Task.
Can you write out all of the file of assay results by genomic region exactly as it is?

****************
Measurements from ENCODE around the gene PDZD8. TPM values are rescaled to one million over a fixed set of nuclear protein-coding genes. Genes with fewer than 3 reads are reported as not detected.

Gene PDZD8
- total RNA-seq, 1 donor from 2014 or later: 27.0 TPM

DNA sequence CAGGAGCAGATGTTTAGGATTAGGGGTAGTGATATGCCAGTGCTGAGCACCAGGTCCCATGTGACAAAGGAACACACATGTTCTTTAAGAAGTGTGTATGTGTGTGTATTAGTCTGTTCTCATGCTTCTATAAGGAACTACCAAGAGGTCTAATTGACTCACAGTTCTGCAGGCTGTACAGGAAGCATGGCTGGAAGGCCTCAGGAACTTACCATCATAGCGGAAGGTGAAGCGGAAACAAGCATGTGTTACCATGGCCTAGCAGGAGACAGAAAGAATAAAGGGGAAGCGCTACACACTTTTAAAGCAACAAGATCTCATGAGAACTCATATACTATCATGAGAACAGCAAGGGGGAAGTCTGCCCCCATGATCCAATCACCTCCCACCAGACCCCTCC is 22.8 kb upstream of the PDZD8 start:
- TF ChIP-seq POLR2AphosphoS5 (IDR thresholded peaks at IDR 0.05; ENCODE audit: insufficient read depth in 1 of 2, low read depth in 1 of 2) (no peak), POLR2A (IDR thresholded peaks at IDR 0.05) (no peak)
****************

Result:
Measurements from ENCODE around the gene PDZD8. TPM values are rescaled to one million over a fixed set of nuclear protein-coding genes. Genes with fewer than 3 reads are reported as not detected.

Gene PDZD8
- total RNA-seq, 1 donor from 2014 or later: 27.0 TPM

DNA sequence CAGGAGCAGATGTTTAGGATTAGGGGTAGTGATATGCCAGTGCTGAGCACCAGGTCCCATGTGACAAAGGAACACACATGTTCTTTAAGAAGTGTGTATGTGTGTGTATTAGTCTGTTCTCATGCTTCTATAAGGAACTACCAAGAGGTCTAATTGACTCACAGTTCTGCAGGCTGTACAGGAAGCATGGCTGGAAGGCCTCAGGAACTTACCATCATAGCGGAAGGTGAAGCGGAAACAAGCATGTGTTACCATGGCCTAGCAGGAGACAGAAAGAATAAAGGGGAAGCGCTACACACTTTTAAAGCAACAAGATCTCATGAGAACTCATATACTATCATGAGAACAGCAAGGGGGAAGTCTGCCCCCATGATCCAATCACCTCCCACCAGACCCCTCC is 22.8 kb upstream of the PDZD8 start:
- TF ChIP-seq POLR2AphosphoS5 (IDR thresholded peaks at IDR 0.05; ENCODE audit: insufficient read depth in 1 of 2, low read depth in 1 of 2) (no peak), POLR2A (IDR thresholded peaks at IDR 0.05) (no peak)